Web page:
Life, Disrupted: How COVID-19 Will Change The Way You Do Everything

The work-from-home economy is here to stay. Unexpected acceleration of new technology disrupting our daily lives is nothing new, but how we move forward as a society from here will surely change forever. 

Naturally, the impacts of the COVID-19 public health emergency will stretch far beyond the weeks or months self-distancing and isolation take place. We might start being a little more grateful for our children’s teachers, a bit more germaphobic, and perhaps we’ll now ensure we always have a few extra rolls of toilet paper stocked up in the house. But the economic shock experienced during this public health crisis will extend far beyond the coming months or years. It’s likely to leave a remarkable legacy on the way the world as a whole act and interacts with one another.

The US economy thrives on consumption, it makes up more than ⅔ of the US GDP.  As self-distancing continues throughout the country, meaningful decreases in consumption will lead to severe unemployment in the most heavily impacted industries of leisure, retail, and transportation. 

The key thing to keep in mind with employment and GDP metrics during this crisis is that unemployment will increase tremendously, but GDP will likely not experience as painful a hit when compared to the Great Recession of 2007-9 when finance and construction were the most heavily impacted sectors of the economy. That said, impacts on the consumer’s psyche could be much longer-lasting.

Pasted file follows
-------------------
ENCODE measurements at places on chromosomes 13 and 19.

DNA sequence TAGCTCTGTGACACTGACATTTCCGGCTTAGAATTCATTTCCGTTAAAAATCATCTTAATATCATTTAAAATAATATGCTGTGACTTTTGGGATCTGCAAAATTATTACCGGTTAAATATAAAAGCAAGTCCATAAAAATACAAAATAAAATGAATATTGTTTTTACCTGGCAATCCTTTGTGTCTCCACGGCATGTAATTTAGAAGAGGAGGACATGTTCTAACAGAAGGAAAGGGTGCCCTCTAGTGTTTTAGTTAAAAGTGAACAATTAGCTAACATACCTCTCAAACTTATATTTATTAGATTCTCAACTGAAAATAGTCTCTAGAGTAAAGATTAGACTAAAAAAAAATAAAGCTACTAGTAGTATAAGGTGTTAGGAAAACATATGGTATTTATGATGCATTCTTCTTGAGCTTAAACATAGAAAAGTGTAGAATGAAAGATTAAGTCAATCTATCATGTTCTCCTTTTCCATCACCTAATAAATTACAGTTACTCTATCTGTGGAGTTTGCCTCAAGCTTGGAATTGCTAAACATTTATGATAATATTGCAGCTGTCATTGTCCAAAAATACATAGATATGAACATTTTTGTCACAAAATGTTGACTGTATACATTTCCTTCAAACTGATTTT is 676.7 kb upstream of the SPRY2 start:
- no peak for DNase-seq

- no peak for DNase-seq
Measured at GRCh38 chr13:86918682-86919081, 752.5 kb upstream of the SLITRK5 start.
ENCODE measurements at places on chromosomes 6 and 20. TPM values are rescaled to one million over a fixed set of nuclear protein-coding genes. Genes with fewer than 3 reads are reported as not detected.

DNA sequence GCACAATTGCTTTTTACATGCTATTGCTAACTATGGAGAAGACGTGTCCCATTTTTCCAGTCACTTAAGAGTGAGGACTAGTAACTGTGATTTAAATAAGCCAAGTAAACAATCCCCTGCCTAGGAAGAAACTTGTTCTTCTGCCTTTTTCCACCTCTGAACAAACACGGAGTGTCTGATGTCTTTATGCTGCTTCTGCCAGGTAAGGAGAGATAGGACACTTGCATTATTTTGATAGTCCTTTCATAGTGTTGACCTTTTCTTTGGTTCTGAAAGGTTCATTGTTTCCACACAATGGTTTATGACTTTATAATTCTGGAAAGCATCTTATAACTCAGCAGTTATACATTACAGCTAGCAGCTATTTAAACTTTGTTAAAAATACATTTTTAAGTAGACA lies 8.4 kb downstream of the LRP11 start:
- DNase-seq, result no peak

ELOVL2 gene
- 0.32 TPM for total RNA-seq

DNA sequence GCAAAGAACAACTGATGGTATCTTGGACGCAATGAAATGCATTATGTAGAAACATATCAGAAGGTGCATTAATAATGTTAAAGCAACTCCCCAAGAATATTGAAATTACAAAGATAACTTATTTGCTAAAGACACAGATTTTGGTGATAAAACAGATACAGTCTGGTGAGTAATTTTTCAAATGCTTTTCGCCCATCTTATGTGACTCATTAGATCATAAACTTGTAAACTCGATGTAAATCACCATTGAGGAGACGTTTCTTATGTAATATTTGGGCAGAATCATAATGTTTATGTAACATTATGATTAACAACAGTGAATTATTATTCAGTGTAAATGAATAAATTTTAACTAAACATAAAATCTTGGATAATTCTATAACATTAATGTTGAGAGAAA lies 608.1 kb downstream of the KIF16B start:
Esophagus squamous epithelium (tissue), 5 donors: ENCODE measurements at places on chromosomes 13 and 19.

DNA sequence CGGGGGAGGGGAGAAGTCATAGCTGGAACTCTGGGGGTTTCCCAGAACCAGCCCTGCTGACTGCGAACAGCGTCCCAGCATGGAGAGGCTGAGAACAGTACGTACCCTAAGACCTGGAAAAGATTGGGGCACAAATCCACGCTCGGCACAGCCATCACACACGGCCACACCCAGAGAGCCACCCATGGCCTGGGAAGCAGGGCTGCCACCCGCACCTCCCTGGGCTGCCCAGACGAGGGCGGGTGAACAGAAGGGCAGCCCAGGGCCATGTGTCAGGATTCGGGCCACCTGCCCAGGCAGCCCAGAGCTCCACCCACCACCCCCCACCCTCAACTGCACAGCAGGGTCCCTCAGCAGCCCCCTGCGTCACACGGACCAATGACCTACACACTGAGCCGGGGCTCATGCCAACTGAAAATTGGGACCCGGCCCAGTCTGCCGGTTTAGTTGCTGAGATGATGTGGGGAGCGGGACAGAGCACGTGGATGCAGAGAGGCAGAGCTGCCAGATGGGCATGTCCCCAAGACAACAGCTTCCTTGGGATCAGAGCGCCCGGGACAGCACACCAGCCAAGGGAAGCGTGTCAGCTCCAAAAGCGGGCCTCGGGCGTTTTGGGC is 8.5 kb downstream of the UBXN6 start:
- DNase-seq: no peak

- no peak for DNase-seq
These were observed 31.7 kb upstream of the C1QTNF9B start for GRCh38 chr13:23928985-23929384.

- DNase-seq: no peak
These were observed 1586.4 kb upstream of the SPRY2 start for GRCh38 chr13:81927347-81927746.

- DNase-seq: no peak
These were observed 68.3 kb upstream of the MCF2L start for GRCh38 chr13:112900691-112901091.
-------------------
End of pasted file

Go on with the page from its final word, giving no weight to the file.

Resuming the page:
It wouldn’t be the first time an economic crisis changes the way Americans live, after the Great Depression, the “waste not, want not” zeitgeist of the time imprinted the following generations to be resourceful, live within their means and save whatever possible.

Ever since the Great Recession of 2007-9, homeownership levels have declined due to both the impact on the consumer’s personal and their fears of another decimated housing market. Homebound life is likely not the only legacy this crisis will leave, both on the macro and microeconomic scale. The tech industry’s growth over the past two decades has undoubtedly already embedded itself in our everyday lives.

For example, prior to the COVID-19 pandemic, 88% of Baby Boomers were already highly active on the web. The internet has become intrinsically interwoven within the fabric of humanity, and the pandemic will only reinforce and strengthen our ties to technology.

While there is not yet concrete data on just how many Americans are now working from home as a result of the COVID-pandemic, we were already heading that way. As The Atlantic reports,  technologies such as Slack and Zoom helped drive frictionless and location-agnostic collaboration amongst workers leading to the share of the US workforce working from home to triple over the past 15 years. This moment will further accelerate this trend across every industry. The way you interact with retail, entertainment, and services such as a routine consultation with your doctor or financial advisor virtually to meet the needs of a fully homebound society. 

Retail and E-Commerce

How reliant were you on online shopping prior to self-isolation and quarantine? While the answer varies by home and income, the hyper-convenience of e-commerce that was previously a simple luxury is currently an absolute necessity. If you can’t leave the house, you must now discover tools, platforms, and services that will provide you everything from much-need clothes for lounging to your weekly groceries.